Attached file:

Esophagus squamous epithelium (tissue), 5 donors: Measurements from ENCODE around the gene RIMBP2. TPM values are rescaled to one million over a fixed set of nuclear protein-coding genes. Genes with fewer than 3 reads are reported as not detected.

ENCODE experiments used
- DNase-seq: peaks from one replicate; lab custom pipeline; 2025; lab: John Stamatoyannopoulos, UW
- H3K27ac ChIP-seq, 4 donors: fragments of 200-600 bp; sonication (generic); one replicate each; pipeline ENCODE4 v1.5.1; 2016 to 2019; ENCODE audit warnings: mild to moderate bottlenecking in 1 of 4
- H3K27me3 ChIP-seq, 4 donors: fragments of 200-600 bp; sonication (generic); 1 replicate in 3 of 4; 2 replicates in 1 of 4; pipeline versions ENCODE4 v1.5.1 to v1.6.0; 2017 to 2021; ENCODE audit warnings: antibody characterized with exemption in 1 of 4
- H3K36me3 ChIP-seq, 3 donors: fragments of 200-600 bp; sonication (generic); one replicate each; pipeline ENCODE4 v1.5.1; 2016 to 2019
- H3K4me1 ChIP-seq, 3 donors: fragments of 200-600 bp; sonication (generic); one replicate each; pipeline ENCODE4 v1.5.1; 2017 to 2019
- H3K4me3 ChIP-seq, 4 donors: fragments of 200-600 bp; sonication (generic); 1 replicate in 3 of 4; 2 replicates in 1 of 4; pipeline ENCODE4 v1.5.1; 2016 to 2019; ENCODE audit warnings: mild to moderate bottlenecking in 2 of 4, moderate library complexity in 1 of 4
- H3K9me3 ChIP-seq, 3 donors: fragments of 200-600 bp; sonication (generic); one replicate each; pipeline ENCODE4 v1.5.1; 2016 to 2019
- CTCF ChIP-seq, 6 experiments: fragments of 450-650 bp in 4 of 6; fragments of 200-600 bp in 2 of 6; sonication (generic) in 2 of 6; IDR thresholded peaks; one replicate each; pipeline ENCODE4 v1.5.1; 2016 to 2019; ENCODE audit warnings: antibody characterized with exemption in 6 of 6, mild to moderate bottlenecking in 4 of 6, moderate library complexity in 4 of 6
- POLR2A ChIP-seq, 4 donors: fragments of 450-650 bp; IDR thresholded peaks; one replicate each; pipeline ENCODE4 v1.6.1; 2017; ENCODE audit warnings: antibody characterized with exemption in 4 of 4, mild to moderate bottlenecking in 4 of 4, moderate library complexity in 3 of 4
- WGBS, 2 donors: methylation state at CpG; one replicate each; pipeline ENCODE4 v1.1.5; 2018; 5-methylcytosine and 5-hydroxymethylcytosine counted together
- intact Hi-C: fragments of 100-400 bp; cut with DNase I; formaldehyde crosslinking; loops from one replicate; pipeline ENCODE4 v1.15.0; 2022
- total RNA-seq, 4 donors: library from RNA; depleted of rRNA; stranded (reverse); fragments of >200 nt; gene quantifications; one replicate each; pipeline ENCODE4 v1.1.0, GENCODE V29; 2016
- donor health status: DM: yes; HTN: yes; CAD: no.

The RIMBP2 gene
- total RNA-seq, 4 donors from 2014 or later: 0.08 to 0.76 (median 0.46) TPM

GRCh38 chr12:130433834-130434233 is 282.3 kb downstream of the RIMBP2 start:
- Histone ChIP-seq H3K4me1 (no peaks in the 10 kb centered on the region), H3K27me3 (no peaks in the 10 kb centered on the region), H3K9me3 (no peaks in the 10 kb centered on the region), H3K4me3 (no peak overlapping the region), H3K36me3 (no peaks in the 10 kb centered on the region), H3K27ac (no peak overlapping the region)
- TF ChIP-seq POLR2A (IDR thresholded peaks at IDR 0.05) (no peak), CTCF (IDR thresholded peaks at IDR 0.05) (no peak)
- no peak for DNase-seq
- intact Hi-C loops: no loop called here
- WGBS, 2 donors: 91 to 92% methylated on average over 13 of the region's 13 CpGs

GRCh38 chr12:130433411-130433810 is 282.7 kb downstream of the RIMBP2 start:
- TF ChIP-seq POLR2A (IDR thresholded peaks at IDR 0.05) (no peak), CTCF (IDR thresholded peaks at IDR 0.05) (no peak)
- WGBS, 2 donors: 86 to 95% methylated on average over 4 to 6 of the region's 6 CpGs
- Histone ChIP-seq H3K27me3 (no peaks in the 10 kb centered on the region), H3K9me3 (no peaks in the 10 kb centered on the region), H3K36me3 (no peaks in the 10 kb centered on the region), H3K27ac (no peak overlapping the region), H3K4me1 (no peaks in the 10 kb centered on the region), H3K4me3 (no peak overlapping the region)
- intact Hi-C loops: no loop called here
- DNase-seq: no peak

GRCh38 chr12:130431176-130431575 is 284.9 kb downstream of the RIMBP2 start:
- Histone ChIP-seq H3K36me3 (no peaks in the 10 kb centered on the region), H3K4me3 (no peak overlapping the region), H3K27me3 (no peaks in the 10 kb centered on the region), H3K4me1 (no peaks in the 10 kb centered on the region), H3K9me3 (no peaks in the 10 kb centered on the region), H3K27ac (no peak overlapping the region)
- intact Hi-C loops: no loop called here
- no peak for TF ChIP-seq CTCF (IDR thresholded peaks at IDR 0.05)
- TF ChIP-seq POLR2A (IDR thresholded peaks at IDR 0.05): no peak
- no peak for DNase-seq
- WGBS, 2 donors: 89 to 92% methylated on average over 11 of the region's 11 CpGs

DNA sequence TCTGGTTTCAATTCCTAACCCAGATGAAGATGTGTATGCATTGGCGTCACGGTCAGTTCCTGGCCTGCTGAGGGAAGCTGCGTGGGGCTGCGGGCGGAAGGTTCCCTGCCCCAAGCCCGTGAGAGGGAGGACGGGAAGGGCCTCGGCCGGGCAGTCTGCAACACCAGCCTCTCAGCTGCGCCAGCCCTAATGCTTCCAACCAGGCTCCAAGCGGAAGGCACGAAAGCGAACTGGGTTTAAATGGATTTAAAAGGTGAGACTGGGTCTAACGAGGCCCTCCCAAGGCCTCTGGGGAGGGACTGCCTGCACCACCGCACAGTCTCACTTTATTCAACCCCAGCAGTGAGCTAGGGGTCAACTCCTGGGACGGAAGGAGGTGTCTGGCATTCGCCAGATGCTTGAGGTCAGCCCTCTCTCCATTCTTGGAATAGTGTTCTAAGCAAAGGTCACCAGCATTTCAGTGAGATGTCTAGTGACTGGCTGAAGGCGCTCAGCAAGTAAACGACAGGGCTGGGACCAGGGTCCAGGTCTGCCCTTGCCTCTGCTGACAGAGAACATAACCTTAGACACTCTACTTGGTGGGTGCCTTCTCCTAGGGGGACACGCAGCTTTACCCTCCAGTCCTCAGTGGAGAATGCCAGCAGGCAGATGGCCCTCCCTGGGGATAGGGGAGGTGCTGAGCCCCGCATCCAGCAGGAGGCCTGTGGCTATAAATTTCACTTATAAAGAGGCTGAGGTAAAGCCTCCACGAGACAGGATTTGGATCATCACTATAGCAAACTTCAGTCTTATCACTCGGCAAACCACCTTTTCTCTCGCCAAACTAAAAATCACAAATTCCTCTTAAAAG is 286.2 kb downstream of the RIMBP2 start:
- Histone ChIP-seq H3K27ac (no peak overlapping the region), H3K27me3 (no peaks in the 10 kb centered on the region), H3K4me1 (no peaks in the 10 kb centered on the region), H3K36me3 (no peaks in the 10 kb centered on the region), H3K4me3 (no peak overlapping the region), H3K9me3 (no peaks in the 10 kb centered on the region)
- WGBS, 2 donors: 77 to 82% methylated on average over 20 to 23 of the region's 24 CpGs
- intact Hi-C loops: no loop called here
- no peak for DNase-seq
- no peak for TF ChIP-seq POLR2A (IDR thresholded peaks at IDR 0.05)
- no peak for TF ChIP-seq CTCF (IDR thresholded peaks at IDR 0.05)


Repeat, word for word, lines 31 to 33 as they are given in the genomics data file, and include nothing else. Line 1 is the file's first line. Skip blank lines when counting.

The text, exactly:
- Histone ChIP-seq H3K36me3 (no peaks in the 10 kb centered on the region), H3K4me3 (no peak overlapping the region), H3K27me3 (no peaks in the 10 kb centered on the region), H3K4me1 (no peaks in the 10 kb centered on the region), H3K9me3 (no peaks in the 10 kb centered on the region), H3K27ac (no peak overlapping the region)
- intact Hi-C loops: no loop called here
- no peak for TF ChIP-seq CTCF (IDR thresholded peaks at IDR 0.05)